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after her husband filed for divorce. >> do i have his phone number? i'm on the phone with him all the time. >> when you look at that video what do you think about? >> never in a millen years would i think that i would have been the type of person to join a cult, but that's exactly what i did. it's very easy to get swept up. >> based on a poll conducted in 2021 an estimated 15% of the american public still believed a secret group of pedophiles were controlling the government. that's millions of people. >> so now i'm looking at this reddit page called qanon casualties, stories of people who have gone down this qanon rabbit hole. here's one that says lost my mom to this qanon bull [ bleep ]. today she finally talked about celebrities killing small children and drinking their blood. the saddest thing about all of
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this is how grounded in fear people are. we're all afraid. we're all unsure of what's going to happen tomorrow. where is it going to end? i have no idea. that's also really scary. qanon is a digital age phenomenon, but nothing exists in a vacuum. as it turns out the paranoia that fuels "q" is as american as apple pie.
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it's easy to think of conspiracy theories as something new, a by-product of the digital age. but journalist ana merlin points out this has happened over and over again. >> social change, confusion about major world events, all of those things can lead to an environment where peoples imaginations really can run wild. >> in the mid-20th century most conspiracy theories spread by word of mouth. like today it was a time of rapid social change. while an escalating cold war bred fear of communist and the civil rights movement threatened to upend a system of white supremacy, a group on the far right sought to capitalize the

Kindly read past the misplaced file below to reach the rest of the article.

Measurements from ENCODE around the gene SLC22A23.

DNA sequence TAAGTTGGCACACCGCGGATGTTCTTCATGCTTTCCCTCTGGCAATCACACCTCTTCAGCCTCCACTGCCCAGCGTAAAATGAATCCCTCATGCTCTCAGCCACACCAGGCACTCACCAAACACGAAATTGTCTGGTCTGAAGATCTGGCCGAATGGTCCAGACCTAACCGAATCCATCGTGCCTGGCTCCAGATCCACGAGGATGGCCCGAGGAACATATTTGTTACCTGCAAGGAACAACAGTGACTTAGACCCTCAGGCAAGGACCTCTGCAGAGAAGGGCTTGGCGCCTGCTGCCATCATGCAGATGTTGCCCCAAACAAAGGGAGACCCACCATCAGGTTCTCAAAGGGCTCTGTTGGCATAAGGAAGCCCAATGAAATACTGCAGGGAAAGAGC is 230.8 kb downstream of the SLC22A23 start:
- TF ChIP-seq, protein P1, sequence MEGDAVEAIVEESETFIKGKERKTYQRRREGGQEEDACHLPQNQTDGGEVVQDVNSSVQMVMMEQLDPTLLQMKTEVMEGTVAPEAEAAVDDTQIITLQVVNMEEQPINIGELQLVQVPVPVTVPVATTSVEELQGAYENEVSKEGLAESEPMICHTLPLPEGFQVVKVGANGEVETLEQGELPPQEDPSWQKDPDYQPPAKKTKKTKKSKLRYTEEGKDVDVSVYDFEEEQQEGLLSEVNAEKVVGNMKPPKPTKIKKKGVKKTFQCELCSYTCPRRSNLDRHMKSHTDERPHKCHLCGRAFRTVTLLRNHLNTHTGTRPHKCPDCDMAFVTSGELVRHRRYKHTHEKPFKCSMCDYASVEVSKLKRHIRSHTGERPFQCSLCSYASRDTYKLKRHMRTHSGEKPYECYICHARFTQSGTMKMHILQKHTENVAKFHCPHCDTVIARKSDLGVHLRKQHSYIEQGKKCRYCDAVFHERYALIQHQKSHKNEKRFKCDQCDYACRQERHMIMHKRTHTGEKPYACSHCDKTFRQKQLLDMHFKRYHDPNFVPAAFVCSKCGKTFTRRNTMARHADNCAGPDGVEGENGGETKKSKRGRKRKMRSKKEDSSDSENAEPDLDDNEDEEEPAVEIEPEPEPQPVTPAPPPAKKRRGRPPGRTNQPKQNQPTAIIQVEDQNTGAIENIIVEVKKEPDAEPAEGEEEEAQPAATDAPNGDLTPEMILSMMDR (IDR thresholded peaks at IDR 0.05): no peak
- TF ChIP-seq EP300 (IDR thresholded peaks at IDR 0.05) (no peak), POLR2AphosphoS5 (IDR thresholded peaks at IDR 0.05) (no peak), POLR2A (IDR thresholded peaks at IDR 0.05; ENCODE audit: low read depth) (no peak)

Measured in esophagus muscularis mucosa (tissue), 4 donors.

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resistance to change. >> a the anti-communist john birch society were committed to spreading pretty virulent conspiracy theories. they accused their opponents of being communists, that the government was riddled with secret communists who were working to sort of undermine the workings of the government. and this was an existential threat. >> the civil rights movements as we know it today is simply part of a worldwide movement organized and directed by communists to enslave all man kind. >> it's something that we have seen subsequently that people who don't believe what you believe ideologically are actually a danger to the united states. and that idea has recurred quite a lot. >> these ideas can also take root when people have lost trust in their leaders. >> conspiracy theorists they don't have to do very much work to make people believe that the government is capable of real atrocities because they have
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perpetrated them in the past. >> whether we're old or young we can probably remember a time in our lives when something we thought was true was exposed as a lie. >> peace will be necessary for our final success. we will do this because our own security is at stake. >> let me just say this. i have never obstructed justice. >> we did not, repeat, did not trade weapons or anything else for hostages. >> the erosion of trust took its toll. by the end of the 20th century studies showed over 50% of americans believed in at least one conspiracy theory. >> the first time i noticed the conspiracy culture was really popular in america when i was going to go on show. it was probably more people crowded around the conspiracy table than the ar-15 table.